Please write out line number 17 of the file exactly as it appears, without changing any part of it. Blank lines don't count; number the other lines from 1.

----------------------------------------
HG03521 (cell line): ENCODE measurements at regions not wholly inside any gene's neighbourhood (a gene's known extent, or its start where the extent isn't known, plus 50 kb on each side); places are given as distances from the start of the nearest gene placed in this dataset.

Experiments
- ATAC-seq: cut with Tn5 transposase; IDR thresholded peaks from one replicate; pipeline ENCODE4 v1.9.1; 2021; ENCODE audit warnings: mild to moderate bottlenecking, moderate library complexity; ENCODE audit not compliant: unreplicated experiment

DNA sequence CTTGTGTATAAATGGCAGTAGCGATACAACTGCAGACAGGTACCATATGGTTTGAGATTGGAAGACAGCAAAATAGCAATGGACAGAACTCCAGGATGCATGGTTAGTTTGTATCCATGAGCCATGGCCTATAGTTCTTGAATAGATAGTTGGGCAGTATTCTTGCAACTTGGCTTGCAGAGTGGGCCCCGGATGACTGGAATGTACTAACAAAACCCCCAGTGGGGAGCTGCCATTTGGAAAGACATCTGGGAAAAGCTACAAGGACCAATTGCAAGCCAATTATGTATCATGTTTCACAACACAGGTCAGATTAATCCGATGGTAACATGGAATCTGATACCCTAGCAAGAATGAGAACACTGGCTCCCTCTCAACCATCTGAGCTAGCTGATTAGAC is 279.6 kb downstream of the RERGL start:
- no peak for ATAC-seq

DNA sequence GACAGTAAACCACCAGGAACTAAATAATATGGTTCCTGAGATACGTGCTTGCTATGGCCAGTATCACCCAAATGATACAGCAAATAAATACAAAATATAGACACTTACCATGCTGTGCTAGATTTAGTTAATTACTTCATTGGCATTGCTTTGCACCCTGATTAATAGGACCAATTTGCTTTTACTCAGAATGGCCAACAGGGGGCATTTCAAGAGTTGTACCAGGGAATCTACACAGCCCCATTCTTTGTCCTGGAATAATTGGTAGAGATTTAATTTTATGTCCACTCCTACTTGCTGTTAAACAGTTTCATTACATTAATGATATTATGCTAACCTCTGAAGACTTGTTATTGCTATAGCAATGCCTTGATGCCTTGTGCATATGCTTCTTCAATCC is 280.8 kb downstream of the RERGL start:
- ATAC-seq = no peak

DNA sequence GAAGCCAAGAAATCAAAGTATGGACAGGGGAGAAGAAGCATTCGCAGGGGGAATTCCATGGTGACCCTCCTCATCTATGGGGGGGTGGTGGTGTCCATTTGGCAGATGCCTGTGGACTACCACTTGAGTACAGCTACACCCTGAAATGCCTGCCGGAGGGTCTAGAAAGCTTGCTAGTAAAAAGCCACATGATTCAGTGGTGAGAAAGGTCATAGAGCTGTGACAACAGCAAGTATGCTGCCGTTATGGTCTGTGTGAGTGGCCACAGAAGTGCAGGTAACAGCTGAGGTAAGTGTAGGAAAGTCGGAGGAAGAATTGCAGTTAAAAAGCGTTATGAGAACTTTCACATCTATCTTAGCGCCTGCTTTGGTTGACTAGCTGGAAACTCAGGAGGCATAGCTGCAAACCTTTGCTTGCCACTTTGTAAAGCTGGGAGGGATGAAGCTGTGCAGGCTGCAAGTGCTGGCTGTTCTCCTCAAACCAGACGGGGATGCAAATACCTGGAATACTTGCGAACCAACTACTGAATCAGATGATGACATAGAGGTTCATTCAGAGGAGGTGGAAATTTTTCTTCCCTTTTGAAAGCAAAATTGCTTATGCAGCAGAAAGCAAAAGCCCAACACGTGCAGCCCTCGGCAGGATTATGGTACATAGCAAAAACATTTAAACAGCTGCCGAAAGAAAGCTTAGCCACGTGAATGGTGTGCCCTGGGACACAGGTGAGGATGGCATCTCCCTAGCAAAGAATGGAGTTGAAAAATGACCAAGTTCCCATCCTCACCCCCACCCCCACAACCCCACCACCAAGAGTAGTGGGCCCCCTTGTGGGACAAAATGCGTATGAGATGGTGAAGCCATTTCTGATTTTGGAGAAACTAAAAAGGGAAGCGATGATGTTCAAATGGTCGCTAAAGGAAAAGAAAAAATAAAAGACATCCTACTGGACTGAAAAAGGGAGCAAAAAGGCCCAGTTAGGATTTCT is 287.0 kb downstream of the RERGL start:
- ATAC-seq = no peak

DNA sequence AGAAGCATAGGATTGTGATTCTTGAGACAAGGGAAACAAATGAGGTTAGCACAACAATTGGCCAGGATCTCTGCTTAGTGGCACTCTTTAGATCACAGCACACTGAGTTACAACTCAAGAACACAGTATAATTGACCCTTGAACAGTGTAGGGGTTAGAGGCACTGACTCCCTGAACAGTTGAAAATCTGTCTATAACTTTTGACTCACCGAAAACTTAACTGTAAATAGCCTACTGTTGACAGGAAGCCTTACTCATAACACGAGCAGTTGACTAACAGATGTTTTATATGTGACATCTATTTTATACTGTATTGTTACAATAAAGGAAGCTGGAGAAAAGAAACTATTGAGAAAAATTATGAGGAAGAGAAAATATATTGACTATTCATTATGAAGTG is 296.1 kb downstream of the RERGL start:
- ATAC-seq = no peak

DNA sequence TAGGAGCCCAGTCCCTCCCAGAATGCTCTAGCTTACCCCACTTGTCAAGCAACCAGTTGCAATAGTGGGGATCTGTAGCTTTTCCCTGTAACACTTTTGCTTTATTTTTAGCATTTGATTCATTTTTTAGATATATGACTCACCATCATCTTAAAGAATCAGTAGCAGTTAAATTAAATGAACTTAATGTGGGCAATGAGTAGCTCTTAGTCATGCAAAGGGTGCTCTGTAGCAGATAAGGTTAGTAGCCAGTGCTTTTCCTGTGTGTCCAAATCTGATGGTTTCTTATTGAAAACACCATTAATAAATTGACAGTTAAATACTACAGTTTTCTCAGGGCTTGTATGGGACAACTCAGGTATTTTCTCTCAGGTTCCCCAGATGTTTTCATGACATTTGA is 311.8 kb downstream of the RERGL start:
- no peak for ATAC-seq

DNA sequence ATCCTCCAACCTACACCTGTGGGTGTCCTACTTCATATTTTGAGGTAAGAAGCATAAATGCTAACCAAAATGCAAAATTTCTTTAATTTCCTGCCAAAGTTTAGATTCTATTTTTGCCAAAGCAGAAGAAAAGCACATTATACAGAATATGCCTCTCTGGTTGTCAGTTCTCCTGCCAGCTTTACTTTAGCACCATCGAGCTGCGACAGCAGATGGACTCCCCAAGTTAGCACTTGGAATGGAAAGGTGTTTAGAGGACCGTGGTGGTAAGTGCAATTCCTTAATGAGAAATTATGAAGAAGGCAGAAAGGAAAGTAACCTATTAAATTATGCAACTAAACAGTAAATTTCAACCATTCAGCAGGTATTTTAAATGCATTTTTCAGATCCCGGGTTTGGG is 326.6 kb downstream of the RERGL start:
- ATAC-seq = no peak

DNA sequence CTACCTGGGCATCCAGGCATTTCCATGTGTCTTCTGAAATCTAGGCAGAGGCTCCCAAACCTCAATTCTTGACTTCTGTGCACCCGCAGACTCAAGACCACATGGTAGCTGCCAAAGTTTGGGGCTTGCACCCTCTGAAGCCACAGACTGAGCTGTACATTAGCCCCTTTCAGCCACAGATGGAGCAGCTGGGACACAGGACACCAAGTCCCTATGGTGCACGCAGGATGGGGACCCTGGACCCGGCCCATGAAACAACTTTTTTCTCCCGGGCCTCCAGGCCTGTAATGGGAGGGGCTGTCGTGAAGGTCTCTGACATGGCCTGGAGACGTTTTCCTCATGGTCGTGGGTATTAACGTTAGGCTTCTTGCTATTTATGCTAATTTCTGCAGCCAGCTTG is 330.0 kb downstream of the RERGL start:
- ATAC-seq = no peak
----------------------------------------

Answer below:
- ATAC-seq = no peak